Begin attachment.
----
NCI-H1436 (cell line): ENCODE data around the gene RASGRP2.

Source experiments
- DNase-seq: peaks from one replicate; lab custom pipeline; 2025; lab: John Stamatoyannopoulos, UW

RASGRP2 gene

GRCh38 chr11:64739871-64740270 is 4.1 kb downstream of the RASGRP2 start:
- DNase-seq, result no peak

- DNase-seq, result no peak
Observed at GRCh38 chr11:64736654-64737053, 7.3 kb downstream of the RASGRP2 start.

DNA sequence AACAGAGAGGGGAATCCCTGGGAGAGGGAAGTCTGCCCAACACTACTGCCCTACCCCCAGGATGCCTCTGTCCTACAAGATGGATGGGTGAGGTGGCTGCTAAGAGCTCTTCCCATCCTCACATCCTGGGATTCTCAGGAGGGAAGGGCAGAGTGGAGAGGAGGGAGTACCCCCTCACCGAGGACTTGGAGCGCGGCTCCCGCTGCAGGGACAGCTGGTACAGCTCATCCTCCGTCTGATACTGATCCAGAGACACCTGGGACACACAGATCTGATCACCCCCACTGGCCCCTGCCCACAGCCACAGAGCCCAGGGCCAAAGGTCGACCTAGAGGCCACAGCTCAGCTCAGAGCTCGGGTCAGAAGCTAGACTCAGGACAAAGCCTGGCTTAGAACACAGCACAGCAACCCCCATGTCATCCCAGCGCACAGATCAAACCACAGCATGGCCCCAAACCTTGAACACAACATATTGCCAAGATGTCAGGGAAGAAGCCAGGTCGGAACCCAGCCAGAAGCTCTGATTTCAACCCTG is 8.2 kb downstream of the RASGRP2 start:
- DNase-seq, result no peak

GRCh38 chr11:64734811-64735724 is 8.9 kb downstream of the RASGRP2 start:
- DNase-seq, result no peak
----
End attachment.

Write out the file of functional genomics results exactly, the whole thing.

NCI-H1436 (cell line): ENCODE data around the gene RASGRP2.

Source experiments
- DNase-seq: peaks from one replicate; lab custom pipeline; 2025; lab: John Stamatoyannopoulos, UW

RASGRP2 gene

GRCh38 chr11:64739871-64740270 is 4.1 kb downstream of the RASGRP2 start:
- DNase-seq, result no peak

- DNase-seq, result no peak
Observed at GRCh38 chr11:64736654-64737053, 7.3 kb downstream of the RASGRP2 start.

DNA sequence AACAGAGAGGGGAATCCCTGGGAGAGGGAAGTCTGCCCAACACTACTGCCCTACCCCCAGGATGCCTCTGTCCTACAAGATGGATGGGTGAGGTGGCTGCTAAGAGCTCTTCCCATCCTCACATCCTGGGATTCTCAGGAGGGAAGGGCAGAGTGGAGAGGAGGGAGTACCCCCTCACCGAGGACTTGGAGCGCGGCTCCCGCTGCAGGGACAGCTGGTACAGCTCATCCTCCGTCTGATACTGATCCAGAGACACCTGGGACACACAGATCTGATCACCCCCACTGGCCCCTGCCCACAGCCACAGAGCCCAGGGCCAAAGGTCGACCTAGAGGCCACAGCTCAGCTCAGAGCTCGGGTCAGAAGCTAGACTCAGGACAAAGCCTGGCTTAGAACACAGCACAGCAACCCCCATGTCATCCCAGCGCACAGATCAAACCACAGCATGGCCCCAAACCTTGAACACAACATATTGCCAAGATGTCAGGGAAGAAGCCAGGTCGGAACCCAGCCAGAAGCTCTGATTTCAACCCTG is 8.2 kb downstream of the RASGRP2 start:
- DNase-seq, result no peak

GRCh38 chr11:64734811-64735724 is 8.9 kb downstream of the RASGRP2 start:
- DNase-seq, result no peak